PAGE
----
Revolutionary Robot System Reduces Cost of Solar Power
QBotix, a new company bringing the power of robotics to solar energy, unveiled the QBotix Tracking System™ (QTS), a comprehensive dual-axis tracking system that employs rugged, intelligent and mobile robots to dynamically operate solar power plants and maximize energy output.
QTS provides the higher performance and energy output of dual-axis tracking at conventional single-axis tracking prices. QTS increases the energy production of ground-mounted solar power plants by up to 40 percent over existing fixed mount systems and lowers the Levelized Cost of Electricity (LCOE) by up to 20 percent. In addition, QTS offers fast installation, has low operations and maintenance costs, and is compatible with all solar panels and mounting foundations.
SEE OTHER TOP STORIES IN THE ENERGY DIGITAL CONTENT NETWORK
This results in a better return on investment for project developers and investors, greater system reliability and performance for operators and owners, and solar energy that competes in price globally with conventional grid power for utilities and consumers. QTS is based on a new paradigm for power plant architecture and operation invented by QBotix: Solar Robotics™.
QBotix has raised $6.5 million in a Series A financing from New Enterprise Associates, Firelake Capital, Siemens Venture Capital, and DFJ JAIC. This brings the total amount of financing raised to date by the company to $7.5 million. The company is composed of solar industry veterans and robotics innovators from Silicon Valley, MIT, Caltech and Stanford.
Siemens Technology-To-Business, which helps bring new technologies to market, also announced that it has successfully finished its year-long qualification of QTS for deployment. The company deployed its first grid-connected system in October 2011, and has successfully demonstrated the ability to track both flat-plate and concentrating solar panels with high accuracy and reliability.
Solar tracking systems increase energy production by aiming solar modules toward the sun and tracking the sun as its relative position moves during the course of the day.
Conventional tracking systems tend to be expensive, unreliable, and complex to install and maintain. They are typically large structures requiring thousands of pounds of steel and concrete, and contain multiple failure prone controllers and motors to adjust their orientation.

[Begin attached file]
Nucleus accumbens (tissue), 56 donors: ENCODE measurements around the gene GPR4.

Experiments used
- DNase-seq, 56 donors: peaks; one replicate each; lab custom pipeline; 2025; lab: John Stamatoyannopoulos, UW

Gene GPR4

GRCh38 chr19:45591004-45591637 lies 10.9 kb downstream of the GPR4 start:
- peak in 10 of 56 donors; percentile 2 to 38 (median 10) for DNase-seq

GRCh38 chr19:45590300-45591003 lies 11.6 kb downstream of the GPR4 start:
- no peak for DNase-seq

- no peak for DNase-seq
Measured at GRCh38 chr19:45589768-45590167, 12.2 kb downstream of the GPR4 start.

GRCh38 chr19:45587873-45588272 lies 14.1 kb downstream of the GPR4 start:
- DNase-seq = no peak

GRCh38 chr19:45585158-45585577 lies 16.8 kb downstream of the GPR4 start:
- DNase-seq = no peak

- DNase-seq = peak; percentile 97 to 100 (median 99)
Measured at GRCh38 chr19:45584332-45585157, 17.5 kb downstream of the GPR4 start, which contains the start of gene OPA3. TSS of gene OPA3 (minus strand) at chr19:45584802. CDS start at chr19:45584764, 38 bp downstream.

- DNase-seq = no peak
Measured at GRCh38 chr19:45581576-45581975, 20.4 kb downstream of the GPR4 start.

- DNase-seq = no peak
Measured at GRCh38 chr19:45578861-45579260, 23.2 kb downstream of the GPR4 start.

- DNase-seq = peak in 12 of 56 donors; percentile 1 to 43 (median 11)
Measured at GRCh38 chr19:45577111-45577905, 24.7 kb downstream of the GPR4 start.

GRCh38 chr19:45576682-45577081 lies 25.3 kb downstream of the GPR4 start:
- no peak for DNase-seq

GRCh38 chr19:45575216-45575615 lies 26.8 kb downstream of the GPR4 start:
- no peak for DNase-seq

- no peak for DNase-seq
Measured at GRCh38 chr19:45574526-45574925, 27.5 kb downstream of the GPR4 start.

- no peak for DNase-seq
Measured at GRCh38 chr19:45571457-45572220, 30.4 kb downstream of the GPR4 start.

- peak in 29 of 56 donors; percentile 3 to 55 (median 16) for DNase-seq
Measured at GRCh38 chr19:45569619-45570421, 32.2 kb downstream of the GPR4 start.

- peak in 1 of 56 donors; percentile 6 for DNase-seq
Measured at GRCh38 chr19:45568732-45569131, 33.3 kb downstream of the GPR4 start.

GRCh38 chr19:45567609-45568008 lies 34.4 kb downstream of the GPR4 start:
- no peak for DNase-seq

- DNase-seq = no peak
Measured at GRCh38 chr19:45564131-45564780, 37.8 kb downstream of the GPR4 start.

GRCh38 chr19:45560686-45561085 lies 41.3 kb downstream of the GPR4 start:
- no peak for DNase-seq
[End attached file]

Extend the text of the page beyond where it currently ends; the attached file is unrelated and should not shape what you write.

QTS fundamentally re-invents the design of all solar tracking systems. QTS utilizes a pair of autonomous robots, one primary and one back-up, to control 300 kW of solar panels with high accuracy and reliability. The solar panels are installed on QBotix designed mounting systems that don't have any individual motors and are optimized for cost, strength, durability and installation simplicity. The robots travel on a track and adjust each mounting system to optimally face the sun in succession. Each robot replaces hundreds of individual motors and controllers found on conventional tracking systems. The embedded intelligence and data communication capabilities of each autonomous robot optimize power plant performance and enables detailed operational knowledge at an unprecedented level.
"Robots have proven themselves in extreme and diverse environments from the surface of Mars to battlefields and ocean depths. We're now deploying the innovations developed in robotics over the last several decades to manage solar power plants," said Wasiq Bokhari, CEO and founder of QBotix. "Our main focus is to deliver a compelling combination of high performance, reliability, competitive cost, and unprecedented intelligence to our customers. Regardless of the choice of solar panels, inverters, foundations or other system components, the use of QTS will dramatically lower LCOE compared to all existing mounting or tracking systems."
Itronics successfully tests manganese recovery process